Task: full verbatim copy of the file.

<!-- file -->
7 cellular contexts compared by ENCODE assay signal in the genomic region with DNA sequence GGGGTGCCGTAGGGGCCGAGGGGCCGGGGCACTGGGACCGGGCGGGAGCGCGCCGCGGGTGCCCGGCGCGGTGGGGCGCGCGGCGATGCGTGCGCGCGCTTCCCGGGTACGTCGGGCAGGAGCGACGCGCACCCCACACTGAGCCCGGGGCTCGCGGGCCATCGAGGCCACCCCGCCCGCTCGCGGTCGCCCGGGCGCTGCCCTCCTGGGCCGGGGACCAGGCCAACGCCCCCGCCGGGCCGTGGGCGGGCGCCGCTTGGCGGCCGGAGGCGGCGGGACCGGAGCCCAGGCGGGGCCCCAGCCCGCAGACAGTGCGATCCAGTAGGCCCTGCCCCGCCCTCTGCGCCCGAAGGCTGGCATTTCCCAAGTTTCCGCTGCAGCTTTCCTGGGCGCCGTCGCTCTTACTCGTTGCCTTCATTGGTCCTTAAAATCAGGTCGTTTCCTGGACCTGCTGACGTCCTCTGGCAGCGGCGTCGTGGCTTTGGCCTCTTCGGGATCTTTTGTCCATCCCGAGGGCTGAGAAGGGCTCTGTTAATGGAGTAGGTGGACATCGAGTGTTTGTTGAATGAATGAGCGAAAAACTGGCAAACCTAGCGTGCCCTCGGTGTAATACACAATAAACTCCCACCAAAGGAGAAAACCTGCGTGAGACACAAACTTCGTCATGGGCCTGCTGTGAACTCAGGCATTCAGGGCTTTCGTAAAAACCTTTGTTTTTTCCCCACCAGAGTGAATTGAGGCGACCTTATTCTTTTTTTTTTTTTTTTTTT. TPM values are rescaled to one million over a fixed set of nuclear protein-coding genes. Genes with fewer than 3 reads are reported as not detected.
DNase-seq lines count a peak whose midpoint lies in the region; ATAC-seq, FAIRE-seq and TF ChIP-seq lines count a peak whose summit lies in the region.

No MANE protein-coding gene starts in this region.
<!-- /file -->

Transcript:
7 cellular contexts compared by ENCODE assay signal in the genomic region with DNA sequence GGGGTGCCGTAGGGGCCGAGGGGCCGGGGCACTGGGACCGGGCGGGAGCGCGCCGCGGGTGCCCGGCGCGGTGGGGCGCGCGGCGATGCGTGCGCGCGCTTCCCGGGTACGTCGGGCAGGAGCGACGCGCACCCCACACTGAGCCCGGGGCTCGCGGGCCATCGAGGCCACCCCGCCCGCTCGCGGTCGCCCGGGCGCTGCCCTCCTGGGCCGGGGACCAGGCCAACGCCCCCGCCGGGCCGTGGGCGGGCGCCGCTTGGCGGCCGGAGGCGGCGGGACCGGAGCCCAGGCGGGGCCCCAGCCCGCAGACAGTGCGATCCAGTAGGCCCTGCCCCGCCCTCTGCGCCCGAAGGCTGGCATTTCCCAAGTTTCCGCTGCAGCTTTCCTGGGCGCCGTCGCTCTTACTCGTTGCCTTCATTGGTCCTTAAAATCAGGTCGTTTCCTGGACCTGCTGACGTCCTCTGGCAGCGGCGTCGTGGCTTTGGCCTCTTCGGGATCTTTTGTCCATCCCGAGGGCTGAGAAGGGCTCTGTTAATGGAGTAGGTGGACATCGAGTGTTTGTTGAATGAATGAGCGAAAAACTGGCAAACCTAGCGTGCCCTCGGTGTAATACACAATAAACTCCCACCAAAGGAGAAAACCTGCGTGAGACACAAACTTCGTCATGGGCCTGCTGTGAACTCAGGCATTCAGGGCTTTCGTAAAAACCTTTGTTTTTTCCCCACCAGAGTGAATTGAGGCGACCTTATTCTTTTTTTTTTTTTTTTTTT. TPM values are rescaled to one million over a fixed set of nuclear protein-coding genes. Genes with fewer than 3 reads are reported as not detected.
DNase-seq lines count a peak whose midpoint lies in the region; ATAC-seq, FAIRE-seq and TF ChIP-seq lines count a peak whose summit lies in the region.

No MANE protein-coding gene starts in this region.